Avocados protect you from diabetes by regulating your cholesterol levels

The consumption of avocados has been established to provide various health benefits. However, recent research discovered that eating avocado can also prevent and treat the detrimental effects of metabolic syndrome.

The study, which was carried out by researchers at Mashhad University of Medical Sciences in Iran, focused on the benefits of avocado on the symptoms of metabolic syndrome, such as high cholesterol, high blood sugar, elevated blood pressure, and an unhealthy body mass index (BMI).

For the study, the research team reviewed 129 existing studies in order to evaluate the benefits of the specific parts of avocado, such as the flesh, seeds, leaves, and peel. They examined them in relation to different health conditions, such as Type 2 diabetes, abnormal blood fat levels, obesity, and high blood pressure.

Based on the results, the consumption of avocado had the most powerful effect on cholesterol levels, as it increased levels of high-density lipoprotein (HDL) or “good” cholesterol while reducing levels of low-density lipoprotein (LDL) or “bad” cholesterol. In addition, it improved the levels of triglycerides, phospholipids, and total cholesterol and cut the risk of blood clots. Because cholesterol levels can greatly affect blood pressure, heart health, and obesity risk, avocado benefits various areas of health.

The findings of the study suggested that avocado is indeed a superfood, benefiting different areas of health. As a result, the researchers suggested that eating avocados every day could significantly improve one’s health, especially in people who are at risk for metabolic syndrome. Approximately 34 percent of adult Americans are estimated to have metabolic syndrome, and the condition is becoming more common.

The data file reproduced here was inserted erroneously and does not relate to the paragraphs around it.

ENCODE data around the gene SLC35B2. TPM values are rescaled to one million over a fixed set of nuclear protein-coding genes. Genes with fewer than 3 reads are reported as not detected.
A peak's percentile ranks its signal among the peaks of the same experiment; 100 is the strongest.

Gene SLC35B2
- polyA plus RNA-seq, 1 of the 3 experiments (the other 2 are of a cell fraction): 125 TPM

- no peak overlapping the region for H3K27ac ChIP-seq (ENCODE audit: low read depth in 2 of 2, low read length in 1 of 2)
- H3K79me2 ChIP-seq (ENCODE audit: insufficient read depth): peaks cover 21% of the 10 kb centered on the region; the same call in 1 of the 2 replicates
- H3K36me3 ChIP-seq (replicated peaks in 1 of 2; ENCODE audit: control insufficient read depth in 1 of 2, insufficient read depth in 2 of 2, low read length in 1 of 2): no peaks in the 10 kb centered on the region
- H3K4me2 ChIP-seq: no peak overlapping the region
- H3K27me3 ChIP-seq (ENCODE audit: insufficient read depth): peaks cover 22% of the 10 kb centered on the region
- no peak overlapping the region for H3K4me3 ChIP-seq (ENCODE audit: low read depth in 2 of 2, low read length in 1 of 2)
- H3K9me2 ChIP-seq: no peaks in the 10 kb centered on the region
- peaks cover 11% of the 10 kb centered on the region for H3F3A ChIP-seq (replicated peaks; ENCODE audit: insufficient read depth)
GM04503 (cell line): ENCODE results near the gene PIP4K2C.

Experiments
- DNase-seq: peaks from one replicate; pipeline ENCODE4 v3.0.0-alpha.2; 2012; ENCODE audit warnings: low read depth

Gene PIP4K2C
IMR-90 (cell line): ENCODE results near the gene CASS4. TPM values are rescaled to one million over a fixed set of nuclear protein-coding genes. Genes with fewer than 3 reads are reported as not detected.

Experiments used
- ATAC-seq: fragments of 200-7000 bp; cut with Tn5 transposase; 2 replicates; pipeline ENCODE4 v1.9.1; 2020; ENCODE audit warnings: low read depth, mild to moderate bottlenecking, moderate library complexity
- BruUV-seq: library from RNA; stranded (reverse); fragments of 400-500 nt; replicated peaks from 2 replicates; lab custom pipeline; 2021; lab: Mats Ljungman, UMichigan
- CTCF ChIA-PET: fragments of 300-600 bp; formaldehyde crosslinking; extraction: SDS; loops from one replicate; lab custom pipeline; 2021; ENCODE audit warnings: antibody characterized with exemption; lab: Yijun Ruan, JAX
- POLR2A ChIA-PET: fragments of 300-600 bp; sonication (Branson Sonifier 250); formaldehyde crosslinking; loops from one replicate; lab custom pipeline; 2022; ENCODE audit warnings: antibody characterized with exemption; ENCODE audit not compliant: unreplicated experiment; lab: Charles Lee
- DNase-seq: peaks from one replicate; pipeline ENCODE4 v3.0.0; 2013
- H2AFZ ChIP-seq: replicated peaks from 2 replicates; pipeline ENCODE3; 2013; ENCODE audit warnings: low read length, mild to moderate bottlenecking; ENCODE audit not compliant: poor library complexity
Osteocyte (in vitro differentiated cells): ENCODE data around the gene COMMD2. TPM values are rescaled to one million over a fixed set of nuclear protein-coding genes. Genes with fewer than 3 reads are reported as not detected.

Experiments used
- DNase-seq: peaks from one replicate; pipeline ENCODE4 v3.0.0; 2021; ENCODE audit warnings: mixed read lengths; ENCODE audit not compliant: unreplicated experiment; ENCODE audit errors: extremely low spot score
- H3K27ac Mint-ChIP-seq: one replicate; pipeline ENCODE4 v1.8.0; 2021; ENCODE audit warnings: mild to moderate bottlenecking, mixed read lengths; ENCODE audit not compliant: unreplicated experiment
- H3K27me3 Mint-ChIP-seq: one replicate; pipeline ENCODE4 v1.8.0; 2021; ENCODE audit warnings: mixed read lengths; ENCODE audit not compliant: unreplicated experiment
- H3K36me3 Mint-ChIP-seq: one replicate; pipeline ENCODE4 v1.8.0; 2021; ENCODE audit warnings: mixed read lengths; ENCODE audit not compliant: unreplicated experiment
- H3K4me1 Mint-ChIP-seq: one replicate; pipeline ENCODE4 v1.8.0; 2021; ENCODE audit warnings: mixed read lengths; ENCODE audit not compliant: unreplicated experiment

Avocado is a superfood that contains beneficial substances, including carotenoids, fatty acids, minerals, phenolics, and vitamins. These substances are the reason avocados are antihypertensive, antidiabetic, antithrombotic, antiatherosclerotic, anti-obesity, and cardioprotective.

Other benefits of avocado

Here are some of the other benefits of eating avocado:

  • Avocado is good for the eyes – Avocados contain lutein and zeaxanthin, which are phytochemicals that are particularly concentrated in the tissues in the eyes where they provide antioxidant protection to help reduce damage from ultraviolet light and others. Moreover, the monounsaturated fatty acid content of avocados also benefits the eyes as it helps absorb other antioxidants like beta-carotene. In turn, this helps cut the risk of developing age-related macular degeneration. (Related: Avocados are one of the simplest and most satisfying ways to prevent degenerative disease.)
  • Avocado helps prevent osteoporosis – Avocados are rich in vitamin K. In fact, one half of an avocado already provides nearly 25 percent of the daily recommended intake of vitamin K. This vitamin supports bone health as it increases calcium absorption and reduces urinary excretion of calcium, which is essential for keeping the bones healthy.
  • Avocado wards off cancer – Some research found that the phytochemicals extracted from avocado can selectively prevent the growth of precancerous and cancerous cells and promote the death of cancer cells. At the same time, these phytochemicals promote the proliferation of lymphocytes or the immune system cells.

Incorporating avocados into your diet

Avocado is a versatile fruit that can be added to various dishes. It can be turned into guacamole by blending it with cilantro, garlic, and lime, or it can be sliced and served on salads, added to sandwiches, or added to smoothies.

Read more news stories and studies on other powerful superfoods like avocados by reading FoodIsMedicine.com.

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